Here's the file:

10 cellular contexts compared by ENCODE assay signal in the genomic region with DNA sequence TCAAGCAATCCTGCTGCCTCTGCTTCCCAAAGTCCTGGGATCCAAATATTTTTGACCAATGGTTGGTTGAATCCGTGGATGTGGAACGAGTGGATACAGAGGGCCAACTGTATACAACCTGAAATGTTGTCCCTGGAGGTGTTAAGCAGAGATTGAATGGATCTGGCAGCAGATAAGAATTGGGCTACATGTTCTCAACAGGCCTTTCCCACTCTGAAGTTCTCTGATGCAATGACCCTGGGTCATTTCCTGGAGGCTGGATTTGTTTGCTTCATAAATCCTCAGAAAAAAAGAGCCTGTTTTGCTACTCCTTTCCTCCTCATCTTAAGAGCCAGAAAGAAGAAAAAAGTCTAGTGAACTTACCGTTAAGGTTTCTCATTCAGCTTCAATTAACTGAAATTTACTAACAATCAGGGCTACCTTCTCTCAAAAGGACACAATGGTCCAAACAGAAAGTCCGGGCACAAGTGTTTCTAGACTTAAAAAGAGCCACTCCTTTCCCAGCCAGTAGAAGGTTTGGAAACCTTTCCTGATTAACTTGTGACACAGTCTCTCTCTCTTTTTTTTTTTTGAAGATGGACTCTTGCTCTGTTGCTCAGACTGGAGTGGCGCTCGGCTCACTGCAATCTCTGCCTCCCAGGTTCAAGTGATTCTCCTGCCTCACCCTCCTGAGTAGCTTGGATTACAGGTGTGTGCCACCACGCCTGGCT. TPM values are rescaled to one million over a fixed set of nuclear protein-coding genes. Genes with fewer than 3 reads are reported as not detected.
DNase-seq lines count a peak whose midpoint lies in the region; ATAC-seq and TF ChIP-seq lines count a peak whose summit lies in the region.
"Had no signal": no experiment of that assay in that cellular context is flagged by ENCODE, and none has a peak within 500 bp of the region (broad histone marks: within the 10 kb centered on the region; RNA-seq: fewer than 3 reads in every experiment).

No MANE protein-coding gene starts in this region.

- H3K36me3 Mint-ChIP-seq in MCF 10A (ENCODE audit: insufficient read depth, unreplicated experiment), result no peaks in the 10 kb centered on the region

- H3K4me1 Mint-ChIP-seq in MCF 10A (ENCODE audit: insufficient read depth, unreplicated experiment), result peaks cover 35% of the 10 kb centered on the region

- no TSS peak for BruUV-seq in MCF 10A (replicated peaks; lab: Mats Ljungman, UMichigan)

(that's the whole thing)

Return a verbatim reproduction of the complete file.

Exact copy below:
10 cellular contexts compared by ENCODE assay signal in the genomic region with DNA sequence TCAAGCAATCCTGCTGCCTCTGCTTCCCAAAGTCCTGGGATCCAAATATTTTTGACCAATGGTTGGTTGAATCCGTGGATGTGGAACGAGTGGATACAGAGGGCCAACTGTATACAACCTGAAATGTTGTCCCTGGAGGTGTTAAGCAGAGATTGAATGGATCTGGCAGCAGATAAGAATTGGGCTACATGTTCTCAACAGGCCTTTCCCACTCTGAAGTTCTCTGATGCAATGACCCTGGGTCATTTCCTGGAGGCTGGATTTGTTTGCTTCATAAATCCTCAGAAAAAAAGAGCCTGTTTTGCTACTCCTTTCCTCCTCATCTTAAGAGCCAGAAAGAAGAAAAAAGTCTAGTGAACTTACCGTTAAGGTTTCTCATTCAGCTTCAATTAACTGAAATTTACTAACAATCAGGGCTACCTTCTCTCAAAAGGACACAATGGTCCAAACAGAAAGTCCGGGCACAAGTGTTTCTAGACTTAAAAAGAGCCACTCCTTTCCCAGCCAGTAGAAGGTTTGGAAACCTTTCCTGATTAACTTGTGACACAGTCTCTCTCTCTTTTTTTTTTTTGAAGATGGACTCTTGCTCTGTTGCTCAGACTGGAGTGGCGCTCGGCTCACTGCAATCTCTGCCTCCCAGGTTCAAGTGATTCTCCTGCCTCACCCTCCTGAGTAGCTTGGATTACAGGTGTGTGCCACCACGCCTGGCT. TPM values are rescaled to one million over a fixed set of nuclear protein-coding genes. Genes with fewer than 3 reads are reported as not detected.
DNase-seq lines count a peak whose midpoint lies in the region; ATAC-seq and TF ChIP-seq lines count a peak whose summit lies in the region.
"Had no signal": no experiment of that assay in that cellular context is flagged by ENCODE, and none has a peak within 500 bp of the region (broad histone marks: within the 10 kb centered on the region; RNA-seq: fewer than 3 reads in every experiment).

No MANE protein-coding gene starts in this region.

- H3K36me3 Mint-ChIP-seq in MCF 10A (ENCODE audit: insufficient read depth, unreplicated experiment), result no peaks in the 10 kb centered on the region

- H3K4me1 Mint-ChIP-seq in MCF 10A (ENCODE audit: insufficient read depth, unreplicated experiment), result peaks cover 35% of the 10 kb centered on the region

- no TSS peak for BruUV-seq in MCF 10A (replicated peaks; lab: Mats Ljungman, UMichigan)